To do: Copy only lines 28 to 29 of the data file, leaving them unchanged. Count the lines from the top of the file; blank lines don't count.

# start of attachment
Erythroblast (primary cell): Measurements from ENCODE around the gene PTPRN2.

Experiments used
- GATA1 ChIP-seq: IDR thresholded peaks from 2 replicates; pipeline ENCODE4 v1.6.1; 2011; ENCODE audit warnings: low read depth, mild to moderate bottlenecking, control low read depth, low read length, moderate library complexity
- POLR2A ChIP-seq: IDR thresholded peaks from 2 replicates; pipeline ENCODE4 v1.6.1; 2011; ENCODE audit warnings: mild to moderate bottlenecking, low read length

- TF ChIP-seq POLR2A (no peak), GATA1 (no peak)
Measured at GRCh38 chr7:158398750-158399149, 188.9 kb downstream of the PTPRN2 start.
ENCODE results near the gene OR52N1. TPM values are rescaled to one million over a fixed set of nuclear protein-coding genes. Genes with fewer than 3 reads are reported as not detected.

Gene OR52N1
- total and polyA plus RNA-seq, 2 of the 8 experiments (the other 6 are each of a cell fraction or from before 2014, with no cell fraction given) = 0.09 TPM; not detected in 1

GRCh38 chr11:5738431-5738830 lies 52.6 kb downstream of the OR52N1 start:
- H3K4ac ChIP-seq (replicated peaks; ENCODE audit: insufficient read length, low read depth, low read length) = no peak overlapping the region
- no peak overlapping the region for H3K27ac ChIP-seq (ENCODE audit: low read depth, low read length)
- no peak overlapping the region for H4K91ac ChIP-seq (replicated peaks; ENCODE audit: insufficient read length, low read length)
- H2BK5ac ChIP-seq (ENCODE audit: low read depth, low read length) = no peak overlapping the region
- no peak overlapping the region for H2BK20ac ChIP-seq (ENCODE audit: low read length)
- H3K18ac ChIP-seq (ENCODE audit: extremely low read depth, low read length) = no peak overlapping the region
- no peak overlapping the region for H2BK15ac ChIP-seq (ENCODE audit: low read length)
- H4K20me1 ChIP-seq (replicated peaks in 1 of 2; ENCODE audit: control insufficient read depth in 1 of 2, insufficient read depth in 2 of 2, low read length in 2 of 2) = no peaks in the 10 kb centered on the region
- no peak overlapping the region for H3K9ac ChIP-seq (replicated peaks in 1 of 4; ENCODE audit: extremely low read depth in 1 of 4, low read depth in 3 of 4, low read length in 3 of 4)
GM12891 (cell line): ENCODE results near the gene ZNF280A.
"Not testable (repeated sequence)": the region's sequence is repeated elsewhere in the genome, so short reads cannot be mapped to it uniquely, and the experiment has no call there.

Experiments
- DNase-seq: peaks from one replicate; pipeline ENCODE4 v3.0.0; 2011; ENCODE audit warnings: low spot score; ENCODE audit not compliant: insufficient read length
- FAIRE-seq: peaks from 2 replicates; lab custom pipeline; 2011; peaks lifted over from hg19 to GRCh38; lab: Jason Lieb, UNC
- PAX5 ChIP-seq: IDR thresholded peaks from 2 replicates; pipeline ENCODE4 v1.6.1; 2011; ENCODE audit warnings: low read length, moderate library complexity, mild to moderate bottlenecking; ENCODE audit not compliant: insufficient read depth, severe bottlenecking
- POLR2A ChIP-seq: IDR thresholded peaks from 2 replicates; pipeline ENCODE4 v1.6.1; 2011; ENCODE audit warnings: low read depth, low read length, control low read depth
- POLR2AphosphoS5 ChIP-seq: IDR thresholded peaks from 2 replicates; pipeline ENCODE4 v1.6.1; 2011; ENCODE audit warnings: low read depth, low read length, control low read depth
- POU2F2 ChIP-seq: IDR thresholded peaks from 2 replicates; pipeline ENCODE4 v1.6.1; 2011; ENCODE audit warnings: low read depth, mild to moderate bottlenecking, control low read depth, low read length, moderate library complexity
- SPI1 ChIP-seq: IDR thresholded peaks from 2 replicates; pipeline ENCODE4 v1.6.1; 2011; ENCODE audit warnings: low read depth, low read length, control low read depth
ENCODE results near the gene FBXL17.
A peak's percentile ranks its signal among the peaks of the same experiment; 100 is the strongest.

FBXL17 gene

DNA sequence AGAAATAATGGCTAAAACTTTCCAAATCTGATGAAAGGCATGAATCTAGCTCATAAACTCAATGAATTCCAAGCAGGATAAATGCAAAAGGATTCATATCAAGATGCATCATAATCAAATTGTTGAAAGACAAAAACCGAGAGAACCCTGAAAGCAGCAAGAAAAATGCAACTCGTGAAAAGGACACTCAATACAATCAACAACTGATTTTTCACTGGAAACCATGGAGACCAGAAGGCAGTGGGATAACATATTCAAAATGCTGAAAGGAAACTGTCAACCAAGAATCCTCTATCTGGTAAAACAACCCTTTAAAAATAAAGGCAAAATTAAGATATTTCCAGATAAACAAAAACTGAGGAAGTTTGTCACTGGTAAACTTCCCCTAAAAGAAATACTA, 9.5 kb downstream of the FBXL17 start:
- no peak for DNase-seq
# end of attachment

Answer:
- POU2F2 ChIP-seq: IDR thresholded peaks from 2 replicates; pipeline ENCODE4 v1.6.1; 2011; ENCODE audit warnings: low read depth, mild to moderate bottlenecking, control low read depth, low read length, moderate library complexity
- SPI1 ChIP-seq: IDR thresholded peaks from 2 replicates; pipeline ENCODE4 v1.6.1; 2011; ENCODE audit warnings: low read depth, low read length, control low read depth